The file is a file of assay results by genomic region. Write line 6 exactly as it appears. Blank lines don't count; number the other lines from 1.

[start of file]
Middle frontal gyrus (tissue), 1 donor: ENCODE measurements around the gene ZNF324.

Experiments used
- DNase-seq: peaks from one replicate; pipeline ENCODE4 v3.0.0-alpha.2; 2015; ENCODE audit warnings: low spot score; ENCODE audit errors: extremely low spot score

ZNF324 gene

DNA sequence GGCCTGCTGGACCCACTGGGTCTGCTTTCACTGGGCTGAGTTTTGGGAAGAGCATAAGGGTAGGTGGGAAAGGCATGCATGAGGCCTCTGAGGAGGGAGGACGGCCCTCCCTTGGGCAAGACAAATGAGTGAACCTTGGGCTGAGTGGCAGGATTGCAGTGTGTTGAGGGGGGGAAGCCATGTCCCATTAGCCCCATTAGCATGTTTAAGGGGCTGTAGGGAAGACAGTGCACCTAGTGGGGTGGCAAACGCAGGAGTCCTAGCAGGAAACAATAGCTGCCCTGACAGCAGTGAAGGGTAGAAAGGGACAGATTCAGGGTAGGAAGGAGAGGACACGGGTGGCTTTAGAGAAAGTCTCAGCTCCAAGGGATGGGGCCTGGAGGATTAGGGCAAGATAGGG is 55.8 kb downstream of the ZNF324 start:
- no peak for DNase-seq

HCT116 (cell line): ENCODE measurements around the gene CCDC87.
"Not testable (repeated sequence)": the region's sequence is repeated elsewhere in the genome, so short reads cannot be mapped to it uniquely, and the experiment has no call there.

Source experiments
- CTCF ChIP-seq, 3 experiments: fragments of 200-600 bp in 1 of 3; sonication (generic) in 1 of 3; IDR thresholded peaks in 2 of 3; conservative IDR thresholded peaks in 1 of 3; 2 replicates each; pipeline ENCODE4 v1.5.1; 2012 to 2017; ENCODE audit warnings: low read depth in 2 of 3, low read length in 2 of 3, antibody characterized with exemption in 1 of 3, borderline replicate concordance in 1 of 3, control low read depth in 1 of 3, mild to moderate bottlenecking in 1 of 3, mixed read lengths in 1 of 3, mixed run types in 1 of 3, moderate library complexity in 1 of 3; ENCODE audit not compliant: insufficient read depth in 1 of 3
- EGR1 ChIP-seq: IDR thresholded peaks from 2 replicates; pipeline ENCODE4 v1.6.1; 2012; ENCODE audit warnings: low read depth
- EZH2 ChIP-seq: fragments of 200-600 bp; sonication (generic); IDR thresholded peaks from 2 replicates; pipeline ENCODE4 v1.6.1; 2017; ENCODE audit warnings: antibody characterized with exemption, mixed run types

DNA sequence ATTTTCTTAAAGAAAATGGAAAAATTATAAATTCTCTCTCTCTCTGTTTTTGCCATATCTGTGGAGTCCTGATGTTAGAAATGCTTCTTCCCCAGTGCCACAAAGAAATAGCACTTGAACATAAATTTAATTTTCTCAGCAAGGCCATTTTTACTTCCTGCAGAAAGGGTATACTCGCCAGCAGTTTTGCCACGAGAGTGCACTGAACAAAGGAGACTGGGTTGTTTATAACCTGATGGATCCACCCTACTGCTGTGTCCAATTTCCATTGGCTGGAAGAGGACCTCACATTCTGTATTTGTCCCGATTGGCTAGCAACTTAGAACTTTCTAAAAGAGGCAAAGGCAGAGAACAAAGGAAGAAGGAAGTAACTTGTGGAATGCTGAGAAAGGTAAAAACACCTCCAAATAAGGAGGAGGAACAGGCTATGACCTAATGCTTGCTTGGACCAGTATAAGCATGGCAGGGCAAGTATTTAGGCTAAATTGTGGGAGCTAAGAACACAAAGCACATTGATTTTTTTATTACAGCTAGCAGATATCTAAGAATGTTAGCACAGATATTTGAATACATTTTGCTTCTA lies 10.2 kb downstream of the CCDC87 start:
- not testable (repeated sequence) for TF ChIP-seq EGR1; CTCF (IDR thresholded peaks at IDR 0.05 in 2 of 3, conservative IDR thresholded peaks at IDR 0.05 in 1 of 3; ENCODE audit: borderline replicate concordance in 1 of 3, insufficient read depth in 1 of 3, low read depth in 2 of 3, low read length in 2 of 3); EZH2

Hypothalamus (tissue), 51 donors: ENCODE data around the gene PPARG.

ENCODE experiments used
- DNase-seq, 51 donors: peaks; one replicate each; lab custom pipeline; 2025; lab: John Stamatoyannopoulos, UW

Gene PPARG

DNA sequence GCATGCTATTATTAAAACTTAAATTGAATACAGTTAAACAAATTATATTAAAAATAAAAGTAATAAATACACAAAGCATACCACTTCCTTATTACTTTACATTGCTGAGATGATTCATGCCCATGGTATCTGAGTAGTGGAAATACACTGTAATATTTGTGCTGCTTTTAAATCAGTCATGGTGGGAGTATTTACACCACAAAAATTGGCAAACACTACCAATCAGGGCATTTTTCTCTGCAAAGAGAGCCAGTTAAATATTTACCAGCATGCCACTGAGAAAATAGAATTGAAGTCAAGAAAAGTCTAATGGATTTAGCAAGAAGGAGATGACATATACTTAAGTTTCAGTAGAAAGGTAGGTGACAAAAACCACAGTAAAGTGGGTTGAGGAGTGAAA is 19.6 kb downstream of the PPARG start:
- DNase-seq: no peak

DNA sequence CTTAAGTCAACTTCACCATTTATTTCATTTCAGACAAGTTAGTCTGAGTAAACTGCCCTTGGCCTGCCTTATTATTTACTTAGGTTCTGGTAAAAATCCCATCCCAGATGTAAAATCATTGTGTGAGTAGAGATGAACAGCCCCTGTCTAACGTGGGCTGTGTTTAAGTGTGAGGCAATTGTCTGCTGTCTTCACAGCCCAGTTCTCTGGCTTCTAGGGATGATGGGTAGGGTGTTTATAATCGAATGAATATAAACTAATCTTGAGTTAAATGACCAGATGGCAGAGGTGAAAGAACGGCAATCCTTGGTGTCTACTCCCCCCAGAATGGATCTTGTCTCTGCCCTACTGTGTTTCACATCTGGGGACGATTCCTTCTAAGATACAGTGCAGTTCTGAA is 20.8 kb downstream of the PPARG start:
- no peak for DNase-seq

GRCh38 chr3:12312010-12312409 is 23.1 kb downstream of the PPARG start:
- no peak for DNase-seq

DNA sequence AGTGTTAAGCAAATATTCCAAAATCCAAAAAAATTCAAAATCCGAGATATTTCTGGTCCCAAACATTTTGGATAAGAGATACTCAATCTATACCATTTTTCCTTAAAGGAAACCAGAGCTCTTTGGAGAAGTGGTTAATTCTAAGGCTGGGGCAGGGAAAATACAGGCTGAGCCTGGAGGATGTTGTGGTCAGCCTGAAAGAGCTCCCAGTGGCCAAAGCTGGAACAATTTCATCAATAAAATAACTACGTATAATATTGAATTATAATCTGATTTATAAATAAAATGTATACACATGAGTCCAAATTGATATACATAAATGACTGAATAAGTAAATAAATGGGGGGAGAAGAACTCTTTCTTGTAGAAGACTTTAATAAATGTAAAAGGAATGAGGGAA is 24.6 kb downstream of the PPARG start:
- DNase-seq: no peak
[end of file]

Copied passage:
- no peak for DNase-seq